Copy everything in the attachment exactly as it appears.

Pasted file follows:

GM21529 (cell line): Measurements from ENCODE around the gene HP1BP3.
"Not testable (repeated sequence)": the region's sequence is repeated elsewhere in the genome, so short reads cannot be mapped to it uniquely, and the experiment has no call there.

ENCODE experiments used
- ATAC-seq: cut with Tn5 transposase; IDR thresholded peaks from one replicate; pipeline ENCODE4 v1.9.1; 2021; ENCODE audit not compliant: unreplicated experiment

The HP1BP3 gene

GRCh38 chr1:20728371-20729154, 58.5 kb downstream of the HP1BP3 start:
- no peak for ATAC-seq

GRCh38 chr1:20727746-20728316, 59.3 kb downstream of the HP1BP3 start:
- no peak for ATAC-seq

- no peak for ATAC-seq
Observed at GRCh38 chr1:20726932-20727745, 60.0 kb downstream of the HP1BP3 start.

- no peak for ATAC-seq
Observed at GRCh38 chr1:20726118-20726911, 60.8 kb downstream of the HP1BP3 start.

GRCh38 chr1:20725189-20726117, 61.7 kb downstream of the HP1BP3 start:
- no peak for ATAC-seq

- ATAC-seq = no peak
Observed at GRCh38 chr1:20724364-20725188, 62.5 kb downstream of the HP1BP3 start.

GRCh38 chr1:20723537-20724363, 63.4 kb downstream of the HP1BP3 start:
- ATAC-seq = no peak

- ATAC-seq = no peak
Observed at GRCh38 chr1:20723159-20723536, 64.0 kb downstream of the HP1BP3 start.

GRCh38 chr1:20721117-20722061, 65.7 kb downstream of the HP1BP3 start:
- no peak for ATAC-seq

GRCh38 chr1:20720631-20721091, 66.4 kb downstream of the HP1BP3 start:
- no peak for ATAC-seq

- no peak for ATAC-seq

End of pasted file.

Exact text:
GM21529 (cell line): Measurements from ENCODE around the gene HP1BP3.
"Not testable (repeated sequence)": the region's sequence is repeated elsewhere in the genome, so short reads cannot be mapped to it uniquely, and the experiment has no call there.

ENCODE experiments used
- ATAC-seq: cut with Tn5 transposase; IDR thresholded peaks from one replicate; pipeline ENCODE4 v1.9.1; 2021; ENCODE audit not compliant: unreplicated experiment

The HP1BP3 gene

GRCh38 chr1:20728371-20729154, 58.5 kb downstream of the HP1BP3 start:
- no peak for ATAC-seq

GRCh38 chr1:20727746-20728316, 59.3 kb downstream of the HP1BP3 start:
- no peak for ATAC-seq

- no peak for ATAC-seq
Observed at GRCh38 chr1:20726932-20727745, 60.0 kb downstream of the HP1BP3 start.

- no peak for ATAC-seq
Observed at GRCh38 chr1:20726118-20726911, 60.8 kb downstream of the HP1BP3 start.

GRCh38 chr1:20725189-20726117, 61.7 kb downstream of the HP1BP3 start:
- no peak for ATAC-seq

- ATAC-seq = no peak
Observed at GRCh38 chr1:20724364-20725188, 62.5 kb downstream of the HP1BP3 start.

GRCh38 chr1:20723537-20724363, 63.4 kb downstream of the HP1BP3 start:
- ATAC-seq = no peak

- ATAC-seq = no peak
Observed at GRCh38 chr1:20723159-20723536, 64.0 kb downstream of the HP1BP3 start.

GRCh38 chr1:20721117-20722061, 65.7 kb downstream of the HP1BP3 start:
- no peak for ATAC-seq

GRCh38 chr1:20720631-20721091, 66.4 kb downstream of the HP1BP3 start:
- no peak for ATAC-seq

- no peak for ATAC-seq